The Co-operative Group is bidding to acquire 632 Lloyds Bank sites which are being disposed of to comply with a European Commission ruling in the wake of the financial crisis.
Lloyds Banking Group hope to finalise a deal before the end of the year to sell the branches after being ordered to do so following the injection of billions of pounds of taxpayers’ money during the international banking meltdown.
A Co-operative Bank spokesman confirmed that an undisclosed indicative offer had been made for the sites, which — if successful — would be a “game changer” for the Bank.
Following the acquisition through merger of Britannia, the Co-operative Bank currently has over 350 high street branches, so the addition of 632 Lloyds sites would clearly transform the business.
But although the Bank is among the bidders, it faces tough competition as, reportedly, bids have also been submitted by Virgin Money and by NBNK, a bank buyout vehicle led by outgoing Lloyds of London chairman Lord Levene.
Reportedly, all three bids are “at the lower end of the £2bn to £3bn range”. And it has also been claimed that the National Australia Bank, owners of the Clydesdale Bank, are also in discussions with Lloyds about acquiring the branches.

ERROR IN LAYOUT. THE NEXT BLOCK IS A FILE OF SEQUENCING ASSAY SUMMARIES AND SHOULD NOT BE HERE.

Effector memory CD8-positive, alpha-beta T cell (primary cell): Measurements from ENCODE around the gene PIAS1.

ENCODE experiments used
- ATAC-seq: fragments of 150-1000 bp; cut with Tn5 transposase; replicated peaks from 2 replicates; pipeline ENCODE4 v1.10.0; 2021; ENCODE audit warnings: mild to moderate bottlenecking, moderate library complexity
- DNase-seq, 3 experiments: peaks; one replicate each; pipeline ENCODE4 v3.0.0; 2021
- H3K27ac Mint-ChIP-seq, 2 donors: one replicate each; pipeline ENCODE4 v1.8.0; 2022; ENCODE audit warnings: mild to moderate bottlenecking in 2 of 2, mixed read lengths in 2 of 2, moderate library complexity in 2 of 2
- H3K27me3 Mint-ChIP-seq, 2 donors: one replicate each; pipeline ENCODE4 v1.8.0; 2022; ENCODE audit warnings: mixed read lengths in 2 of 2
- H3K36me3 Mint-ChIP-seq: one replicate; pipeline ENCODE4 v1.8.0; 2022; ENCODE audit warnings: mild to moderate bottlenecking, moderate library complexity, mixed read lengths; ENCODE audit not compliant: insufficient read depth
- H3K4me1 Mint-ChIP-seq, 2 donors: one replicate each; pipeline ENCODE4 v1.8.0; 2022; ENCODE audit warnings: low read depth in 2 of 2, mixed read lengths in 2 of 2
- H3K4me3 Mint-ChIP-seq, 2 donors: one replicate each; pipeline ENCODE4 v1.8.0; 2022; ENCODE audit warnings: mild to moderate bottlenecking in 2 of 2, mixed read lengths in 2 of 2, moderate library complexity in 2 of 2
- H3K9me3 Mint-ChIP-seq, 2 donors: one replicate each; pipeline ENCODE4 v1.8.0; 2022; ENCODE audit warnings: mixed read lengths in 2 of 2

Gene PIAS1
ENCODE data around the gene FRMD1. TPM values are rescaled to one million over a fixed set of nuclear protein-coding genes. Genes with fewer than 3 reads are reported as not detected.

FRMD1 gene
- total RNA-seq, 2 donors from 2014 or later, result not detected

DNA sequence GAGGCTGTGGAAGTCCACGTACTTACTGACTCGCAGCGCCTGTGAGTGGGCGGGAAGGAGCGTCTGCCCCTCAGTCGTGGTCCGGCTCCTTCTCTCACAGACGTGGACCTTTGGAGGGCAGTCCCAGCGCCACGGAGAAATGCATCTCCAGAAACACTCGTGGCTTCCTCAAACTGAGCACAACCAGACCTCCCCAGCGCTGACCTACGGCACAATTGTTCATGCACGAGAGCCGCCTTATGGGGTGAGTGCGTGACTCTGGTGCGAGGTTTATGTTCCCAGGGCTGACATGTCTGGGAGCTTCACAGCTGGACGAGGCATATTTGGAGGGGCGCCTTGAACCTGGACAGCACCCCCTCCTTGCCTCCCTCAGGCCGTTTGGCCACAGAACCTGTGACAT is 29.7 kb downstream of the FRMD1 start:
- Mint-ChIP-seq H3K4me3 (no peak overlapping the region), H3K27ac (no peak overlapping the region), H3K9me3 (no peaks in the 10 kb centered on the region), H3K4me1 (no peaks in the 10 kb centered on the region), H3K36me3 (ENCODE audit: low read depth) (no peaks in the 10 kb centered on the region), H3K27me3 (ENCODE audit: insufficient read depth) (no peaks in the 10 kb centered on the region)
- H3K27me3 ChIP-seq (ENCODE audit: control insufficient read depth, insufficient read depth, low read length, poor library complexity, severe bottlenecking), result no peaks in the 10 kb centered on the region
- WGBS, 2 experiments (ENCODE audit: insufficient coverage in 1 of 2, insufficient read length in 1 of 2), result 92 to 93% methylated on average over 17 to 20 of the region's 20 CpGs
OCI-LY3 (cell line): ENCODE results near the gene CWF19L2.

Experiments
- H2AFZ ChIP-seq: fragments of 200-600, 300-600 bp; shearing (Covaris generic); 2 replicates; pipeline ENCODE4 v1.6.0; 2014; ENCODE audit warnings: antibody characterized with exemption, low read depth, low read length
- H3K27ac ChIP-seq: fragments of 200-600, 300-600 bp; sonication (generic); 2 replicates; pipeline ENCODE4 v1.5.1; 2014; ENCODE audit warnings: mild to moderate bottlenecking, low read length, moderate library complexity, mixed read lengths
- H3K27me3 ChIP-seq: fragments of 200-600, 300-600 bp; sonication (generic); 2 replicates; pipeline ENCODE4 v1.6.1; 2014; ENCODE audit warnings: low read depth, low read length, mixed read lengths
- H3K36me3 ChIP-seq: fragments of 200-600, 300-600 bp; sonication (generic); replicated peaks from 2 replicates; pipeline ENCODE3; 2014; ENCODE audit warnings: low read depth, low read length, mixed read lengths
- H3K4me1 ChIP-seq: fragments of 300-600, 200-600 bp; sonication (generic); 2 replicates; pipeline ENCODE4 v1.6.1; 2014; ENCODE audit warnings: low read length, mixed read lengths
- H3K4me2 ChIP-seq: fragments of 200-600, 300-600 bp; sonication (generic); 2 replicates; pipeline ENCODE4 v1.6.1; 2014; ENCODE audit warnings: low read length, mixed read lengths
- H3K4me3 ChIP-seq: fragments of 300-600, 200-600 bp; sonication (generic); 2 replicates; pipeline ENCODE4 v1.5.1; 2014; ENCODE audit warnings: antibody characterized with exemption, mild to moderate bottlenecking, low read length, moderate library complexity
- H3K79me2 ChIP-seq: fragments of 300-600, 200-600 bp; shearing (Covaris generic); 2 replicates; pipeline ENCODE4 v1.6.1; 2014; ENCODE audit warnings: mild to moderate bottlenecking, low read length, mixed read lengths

The Co-operative Bank has declined to comment on press speculation that they are the ‘front-runners’ to acquire the branches and point out that the process is being driven by Lloyds.
In addition to the branches, the package up for sale includes 19 per cent of Lloyds’ mortgage book and part of the company’s current account portfolio, which — if the bid is successful — would give the Co-operative Bank a seven per cent share of this market.
• This article has been updated from the print edition to clarify that the Co-operative Group, rather than the Co-operative Bank, is bidding for Lloyds.
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